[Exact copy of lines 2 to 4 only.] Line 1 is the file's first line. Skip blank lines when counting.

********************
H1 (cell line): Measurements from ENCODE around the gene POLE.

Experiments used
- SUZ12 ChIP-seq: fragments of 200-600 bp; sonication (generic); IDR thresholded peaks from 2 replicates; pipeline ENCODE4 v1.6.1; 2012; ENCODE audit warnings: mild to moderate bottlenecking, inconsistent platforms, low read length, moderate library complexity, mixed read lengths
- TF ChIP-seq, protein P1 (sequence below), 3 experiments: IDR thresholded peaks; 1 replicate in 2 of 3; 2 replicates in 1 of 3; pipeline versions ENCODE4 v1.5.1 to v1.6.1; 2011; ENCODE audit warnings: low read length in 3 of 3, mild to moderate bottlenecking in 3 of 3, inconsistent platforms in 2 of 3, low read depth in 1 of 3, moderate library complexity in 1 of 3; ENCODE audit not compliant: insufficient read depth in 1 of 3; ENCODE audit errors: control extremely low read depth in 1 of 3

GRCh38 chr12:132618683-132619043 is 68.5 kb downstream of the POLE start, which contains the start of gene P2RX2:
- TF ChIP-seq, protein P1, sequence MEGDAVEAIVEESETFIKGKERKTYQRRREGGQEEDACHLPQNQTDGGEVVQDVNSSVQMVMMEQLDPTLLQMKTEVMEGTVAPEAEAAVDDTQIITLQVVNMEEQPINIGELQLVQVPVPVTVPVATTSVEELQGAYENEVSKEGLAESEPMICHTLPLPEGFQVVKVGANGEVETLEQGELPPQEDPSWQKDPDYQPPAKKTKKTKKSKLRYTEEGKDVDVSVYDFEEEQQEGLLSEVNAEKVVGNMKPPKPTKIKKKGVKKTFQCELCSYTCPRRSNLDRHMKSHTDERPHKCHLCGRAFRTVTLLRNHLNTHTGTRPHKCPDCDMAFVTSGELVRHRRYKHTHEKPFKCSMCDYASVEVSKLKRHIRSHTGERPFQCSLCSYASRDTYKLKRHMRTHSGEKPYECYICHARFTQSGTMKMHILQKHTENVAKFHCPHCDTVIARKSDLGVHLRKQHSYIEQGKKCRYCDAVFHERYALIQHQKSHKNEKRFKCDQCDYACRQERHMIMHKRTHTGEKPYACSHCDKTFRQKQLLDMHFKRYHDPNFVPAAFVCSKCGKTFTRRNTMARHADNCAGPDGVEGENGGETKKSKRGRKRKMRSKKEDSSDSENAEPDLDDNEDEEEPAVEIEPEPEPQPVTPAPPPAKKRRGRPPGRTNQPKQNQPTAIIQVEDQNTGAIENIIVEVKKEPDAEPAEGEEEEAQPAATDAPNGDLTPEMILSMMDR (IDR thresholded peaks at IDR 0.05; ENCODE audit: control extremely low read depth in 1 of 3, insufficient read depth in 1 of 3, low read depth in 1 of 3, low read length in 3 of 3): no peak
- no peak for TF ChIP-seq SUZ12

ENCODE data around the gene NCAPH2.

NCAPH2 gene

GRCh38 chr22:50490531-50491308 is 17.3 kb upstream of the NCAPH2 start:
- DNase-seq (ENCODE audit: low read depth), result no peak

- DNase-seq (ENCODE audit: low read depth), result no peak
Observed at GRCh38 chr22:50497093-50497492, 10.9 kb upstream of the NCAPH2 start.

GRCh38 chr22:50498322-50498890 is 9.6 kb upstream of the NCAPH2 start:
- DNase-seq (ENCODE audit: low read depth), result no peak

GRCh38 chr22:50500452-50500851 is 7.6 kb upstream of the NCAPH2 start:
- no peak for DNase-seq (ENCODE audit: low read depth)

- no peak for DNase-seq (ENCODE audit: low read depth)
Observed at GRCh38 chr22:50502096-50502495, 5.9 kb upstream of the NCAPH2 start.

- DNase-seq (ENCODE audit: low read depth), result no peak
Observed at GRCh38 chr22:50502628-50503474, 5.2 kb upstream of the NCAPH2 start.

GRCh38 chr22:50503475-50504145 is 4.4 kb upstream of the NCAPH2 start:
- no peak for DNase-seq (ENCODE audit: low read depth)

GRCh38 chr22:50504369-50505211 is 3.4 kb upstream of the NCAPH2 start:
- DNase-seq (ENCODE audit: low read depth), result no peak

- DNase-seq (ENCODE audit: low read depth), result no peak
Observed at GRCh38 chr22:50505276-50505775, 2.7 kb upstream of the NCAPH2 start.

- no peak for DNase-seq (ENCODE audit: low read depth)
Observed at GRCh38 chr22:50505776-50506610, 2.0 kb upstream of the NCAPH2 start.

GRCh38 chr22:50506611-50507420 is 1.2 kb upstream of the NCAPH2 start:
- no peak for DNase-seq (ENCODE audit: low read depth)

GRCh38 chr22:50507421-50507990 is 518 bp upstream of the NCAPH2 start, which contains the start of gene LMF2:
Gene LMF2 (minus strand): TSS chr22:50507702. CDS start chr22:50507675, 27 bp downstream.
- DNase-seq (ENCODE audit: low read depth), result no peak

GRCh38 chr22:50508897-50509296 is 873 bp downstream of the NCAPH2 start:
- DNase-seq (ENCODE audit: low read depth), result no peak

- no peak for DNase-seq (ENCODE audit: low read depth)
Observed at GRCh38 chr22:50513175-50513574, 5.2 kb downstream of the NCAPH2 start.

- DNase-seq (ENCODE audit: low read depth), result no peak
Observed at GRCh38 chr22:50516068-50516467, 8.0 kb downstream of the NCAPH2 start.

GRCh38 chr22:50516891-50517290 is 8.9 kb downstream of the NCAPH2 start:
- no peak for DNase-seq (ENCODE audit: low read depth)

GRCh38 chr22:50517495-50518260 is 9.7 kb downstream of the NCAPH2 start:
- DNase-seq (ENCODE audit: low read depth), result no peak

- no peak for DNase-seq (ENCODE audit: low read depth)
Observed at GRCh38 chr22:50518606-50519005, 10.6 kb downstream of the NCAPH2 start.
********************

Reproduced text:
Experiments used
- SUZ12 ChIP-seq: fragments of 200-600 bp; sonication (generic); IDR thresholded peaks from 2 replicates; pipeline ENCODE4 v1.6.1; 2012; ENCODE audit warnings: mild to moderate bottlenecking, inconsistent platforms, low read length, moderate library complexity, mixed read lengths
- TF ChIP-seq, protein P1 (sequence below), 3 experiments: IDR thresholded peaks; 1 replicate in 2 of 3; 2 replicates in 1 of 3; pipeline versions ENCODE4 v1.5.1 to v1.6.1; 2011; ENCODE audit warnings: low read length in 3 of 3, mild to moderate bottlenecking in 3 of 3, inconsistent platforms in 2 of 3, low read depth in 1 of 3, moderate library complexity in 1 of 3; ENCODE audit not compliant: insufficient read depth in 1 of 3; ENCODE audit errors: control extremely low read depth in 1 of 3